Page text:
Lameness has become an increasingly important problem in cattle over the last 20 years, due to many factors including increased intensity of management, diet changes, genetics, and the emergence of new diseases.
More intense management:
Range or pastured cattle tend to have fewer foot and leg problems. Life on "slurry" covered concrete, typical of many dairy cattle management systems, predisposes their feet to both infectious and non-infectious hoof disease.
The reasons for dairy cows leaving the herd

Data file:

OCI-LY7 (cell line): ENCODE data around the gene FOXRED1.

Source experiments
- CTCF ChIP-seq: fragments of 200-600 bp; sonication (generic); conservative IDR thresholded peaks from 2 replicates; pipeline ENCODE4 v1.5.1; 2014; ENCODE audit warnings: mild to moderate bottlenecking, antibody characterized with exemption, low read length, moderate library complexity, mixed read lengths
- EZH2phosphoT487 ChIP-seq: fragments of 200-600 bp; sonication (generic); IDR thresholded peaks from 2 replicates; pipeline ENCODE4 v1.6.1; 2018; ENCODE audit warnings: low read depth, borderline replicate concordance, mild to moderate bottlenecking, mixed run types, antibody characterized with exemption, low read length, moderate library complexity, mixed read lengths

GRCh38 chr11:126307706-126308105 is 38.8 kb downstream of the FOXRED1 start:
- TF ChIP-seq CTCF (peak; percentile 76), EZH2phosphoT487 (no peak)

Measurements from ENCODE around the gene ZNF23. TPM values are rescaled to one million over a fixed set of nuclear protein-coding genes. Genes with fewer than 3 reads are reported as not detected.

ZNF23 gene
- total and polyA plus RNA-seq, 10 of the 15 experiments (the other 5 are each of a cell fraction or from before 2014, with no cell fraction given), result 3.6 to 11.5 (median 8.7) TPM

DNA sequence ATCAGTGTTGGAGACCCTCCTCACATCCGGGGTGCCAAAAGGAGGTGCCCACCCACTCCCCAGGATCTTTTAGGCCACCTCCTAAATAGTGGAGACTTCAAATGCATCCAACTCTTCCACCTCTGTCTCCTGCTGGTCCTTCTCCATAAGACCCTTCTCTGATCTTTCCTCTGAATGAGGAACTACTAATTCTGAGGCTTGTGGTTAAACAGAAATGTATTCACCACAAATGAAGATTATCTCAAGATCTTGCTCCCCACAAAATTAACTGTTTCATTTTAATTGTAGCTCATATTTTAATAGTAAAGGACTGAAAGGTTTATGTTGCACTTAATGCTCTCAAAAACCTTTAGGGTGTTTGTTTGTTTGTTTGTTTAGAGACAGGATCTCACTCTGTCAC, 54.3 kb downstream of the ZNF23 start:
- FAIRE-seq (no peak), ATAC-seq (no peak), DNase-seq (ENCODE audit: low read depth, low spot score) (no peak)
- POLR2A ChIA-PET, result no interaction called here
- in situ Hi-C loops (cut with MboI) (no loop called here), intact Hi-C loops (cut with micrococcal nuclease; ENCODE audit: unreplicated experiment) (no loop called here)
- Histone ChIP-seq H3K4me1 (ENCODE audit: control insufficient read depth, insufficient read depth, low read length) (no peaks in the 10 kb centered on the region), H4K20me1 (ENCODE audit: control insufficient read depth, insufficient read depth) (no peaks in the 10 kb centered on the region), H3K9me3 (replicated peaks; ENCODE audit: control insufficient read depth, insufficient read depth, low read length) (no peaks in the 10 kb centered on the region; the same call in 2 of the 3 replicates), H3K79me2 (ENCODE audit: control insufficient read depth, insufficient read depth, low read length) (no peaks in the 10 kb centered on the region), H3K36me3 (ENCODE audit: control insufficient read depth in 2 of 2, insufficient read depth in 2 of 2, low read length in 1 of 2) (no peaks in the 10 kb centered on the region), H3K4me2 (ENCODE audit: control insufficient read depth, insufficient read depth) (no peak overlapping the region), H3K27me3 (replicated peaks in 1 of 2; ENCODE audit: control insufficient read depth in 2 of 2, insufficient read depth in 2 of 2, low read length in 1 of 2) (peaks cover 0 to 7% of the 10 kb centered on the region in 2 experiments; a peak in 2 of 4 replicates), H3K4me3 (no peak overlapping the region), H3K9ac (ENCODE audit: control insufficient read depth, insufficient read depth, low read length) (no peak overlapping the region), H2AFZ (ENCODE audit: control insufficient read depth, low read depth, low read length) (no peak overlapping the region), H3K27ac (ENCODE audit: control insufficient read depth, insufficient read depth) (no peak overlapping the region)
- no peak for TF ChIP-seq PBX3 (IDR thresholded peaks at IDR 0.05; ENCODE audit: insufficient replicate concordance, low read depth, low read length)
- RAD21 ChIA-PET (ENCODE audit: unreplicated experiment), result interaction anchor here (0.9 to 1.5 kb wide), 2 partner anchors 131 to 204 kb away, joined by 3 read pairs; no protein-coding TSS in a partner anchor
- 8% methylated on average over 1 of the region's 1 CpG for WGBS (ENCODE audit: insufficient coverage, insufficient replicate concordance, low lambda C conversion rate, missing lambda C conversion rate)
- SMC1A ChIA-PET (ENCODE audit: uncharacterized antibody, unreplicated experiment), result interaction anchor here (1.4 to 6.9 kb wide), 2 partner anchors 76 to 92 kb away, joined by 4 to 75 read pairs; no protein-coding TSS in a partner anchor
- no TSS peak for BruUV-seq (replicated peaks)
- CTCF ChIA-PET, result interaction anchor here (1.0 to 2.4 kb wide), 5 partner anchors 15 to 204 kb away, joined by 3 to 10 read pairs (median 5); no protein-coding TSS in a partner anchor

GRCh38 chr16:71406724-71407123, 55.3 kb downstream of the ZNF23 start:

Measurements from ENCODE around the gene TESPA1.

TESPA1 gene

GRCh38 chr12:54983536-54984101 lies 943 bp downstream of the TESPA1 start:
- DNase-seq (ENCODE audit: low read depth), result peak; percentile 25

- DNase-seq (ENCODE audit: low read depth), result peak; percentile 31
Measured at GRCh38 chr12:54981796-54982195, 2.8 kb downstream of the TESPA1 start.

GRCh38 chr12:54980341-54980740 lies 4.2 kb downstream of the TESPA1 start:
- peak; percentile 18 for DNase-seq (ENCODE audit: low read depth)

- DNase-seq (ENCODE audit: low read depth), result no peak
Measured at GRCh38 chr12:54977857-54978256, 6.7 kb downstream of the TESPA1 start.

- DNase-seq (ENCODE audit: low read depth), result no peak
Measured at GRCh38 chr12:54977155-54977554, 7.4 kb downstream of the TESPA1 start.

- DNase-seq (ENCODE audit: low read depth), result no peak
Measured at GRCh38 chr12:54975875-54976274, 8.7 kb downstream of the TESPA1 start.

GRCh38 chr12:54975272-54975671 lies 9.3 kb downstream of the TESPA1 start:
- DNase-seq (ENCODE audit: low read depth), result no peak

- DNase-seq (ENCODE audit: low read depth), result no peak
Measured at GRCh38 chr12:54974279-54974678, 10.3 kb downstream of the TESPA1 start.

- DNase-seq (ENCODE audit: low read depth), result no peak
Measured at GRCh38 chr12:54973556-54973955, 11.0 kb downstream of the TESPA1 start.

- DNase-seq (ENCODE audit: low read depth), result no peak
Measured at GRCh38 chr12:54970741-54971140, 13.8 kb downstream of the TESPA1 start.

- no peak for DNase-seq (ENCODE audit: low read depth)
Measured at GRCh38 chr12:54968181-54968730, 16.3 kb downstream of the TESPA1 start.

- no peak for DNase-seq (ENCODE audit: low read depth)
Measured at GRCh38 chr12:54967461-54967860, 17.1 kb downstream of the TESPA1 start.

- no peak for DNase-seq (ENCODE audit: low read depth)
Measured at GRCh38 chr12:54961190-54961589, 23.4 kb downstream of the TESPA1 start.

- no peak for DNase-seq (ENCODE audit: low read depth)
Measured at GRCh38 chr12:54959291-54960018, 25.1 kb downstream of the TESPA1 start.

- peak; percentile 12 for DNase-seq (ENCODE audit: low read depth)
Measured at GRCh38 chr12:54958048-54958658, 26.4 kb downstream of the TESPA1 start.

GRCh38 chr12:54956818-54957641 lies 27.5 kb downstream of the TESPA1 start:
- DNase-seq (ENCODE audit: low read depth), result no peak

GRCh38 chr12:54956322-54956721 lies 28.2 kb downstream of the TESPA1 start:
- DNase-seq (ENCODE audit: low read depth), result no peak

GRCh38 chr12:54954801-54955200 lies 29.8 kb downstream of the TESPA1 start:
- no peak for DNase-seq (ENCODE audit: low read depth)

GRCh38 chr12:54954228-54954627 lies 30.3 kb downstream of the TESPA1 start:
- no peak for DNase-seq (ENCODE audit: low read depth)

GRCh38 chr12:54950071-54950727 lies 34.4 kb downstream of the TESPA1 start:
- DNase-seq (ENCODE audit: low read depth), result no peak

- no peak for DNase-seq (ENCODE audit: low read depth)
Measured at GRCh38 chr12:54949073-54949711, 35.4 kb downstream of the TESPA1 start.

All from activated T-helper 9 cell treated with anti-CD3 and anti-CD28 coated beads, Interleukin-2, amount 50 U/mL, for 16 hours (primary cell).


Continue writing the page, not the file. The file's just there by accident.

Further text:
(being culled) are:
It can be argued that lameness has a tremendous impact on both low production and reproductive failure. Low production results because a lame cow will spend more of her time lying down at the expense of time spent eating. Reproduction may be affected because a lame cow will not readily exhibit signs of estrus or maintain the proper body condition to cycle and become pregnant.
Lameness in cattle is mostly in the foot -> 90% of all bovine lameness.
90% of lameness in cattle is in
the hind foot.
Hoof growth rate: 5 mm/month
generally (range of 2 to 6 mm.month)
Two major categories of Bovine
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